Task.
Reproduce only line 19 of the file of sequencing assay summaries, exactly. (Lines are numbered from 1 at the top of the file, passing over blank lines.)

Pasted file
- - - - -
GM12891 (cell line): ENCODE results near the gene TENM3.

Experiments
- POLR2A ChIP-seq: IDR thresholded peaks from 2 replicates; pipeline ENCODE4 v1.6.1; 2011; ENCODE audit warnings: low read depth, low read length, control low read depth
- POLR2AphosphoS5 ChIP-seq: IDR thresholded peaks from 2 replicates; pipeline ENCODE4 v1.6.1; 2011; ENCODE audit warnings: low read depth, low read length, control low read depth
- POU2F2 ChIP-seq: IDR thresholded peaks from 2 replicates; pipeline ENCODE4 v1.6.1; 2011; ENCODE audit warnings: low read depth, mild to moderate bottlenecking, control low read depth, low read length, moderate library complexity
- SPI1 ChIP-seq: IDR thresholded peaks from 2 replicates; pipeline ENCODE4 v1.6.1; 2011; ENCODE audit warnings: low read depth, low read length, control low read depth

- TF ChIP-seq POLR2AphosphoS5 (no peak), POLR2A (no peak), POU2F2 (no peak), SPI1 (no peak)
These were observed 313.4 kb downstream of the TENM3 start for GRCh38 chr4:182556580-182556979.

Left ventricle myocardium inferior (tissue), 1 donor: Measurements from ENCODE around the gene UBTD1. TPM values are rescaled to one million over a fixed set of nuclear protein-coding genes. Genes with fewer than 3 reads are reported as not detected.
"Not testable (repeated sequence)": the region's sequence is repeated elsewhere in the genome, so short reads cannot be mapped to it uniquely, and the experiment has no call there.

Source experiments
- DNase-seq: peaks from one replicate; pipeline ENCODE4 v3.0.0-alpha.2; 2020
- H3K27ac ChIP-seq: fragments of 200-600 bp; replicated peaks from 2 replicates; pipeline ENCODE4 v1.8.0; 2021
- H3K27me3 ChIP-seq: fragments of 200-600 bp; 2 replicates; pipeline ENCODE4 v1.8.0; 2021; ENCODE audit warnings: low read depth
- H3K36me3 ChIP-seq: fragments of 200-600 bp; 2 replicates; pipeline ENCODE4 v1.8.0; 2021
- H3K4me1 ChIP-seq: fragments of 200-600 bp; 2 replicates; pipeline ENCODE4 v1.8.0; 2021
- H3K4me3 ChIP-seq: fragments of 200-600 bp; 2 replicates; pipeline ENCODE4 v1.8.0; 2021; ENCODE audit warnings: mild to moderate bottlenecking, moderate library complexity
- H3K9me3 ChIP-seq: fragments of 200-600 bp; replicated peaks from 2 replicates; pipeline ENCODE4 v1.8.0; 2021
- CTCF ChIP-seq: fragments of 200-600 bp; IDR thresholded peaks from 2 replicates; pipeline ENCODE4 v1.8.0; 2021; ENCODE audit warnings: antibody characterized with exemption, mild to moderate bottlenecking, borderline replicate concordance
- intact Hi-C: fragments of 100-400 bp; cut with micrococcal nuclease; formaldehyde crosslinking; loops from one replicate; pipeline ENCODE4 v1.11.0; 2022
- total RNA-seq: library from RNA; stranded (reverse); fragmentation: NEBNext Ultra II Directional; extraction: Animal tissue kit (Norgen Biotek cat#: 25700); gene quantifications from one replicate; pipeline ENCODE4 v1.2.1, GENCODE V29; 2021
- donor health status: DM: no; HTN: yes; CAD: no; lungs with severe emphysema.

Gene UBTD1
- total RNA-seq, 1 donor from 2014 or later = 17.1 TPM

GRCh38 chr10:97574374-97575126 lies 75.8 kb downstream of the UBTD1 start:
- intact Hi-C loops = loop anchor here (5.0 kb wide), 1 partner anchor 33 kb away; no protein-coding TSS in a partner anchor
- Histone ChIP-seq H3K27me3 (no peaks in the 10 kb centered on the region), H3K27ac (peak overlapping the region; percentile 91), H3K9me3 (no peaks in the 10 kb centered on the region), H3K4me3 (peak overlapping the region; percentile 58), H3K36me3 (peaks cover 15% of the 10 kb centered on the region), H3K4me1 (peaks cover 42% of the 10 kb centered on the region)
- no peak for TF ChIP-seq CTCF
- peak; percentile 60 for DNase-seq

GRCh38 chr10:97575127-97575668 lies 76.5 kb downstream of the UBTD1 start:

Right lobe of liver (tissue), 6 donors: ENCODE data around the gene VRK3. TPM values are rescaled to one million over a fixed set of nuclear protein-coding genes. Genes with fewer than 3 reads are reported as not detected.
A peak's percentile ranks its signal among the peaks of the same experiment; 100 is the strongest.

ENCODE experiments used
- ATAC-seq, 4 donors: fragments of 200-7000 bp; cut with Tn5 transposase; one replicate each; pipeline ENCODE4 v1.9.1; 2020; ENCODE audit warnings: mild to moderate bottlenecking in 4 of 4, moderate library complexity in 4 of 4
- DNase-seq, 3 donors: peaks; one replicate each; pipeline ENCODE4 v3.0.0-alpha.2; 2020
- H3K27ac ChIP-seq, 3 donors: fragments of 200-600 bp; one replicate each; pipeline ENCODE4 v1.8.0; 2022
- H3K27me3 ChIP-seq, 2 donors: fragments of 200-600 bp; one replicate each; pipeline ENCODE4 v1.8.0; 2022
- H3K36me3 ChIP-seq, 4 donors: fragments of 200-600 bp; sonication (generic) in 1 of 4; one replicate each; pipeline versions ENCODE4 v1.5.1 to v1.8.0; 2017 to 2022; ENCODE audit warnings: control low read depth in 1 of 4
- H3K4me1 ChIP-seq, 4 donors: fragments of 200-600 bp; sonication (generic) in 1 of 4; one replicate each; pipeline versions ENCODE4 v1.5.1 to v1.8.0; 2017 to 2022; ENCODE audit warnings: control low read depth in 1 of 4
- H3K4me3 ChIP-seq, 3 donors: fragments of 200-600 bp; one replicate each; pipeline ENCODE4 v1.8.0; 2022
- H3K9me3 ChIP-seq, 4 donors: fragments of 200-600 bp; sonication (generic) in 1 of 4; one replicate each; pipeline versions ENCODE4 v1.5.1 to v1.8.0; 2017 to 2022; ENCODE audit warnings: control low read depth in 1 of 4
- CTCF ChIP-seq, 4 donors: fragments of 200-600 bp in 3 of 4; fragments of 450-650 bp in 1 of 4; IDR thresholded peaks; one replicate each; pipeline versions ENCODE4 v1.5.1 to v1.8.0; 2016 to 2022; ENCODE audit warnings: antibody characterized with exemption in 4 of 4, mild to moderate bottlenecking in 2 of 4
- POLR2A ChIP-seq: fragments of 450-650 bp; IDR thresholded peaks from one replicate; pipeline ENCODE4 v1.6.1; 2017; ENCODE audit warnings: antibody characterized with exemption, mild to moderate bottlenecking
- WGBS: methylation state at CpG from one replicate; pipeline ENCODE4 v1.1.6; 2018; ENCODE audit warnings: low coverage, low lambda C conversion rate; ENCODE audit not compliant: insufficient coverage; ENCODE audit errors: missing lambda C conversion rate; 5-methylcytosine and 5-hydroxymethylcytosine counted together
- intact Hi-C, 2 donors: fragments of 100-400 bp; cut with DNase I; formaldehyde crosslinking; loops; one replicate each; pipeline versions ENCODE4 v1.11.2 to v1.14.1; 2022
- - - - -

- CTCF ChIP-seq: fragments of 200-600 bp; IDR thresholded peaks from 2 replicates; pipeline ENCODE4 v1.8.0; 2021; ENCODE audit warnings: antibody characterized with exemption, mild to moderate bottlenecking, borderline replicate concordance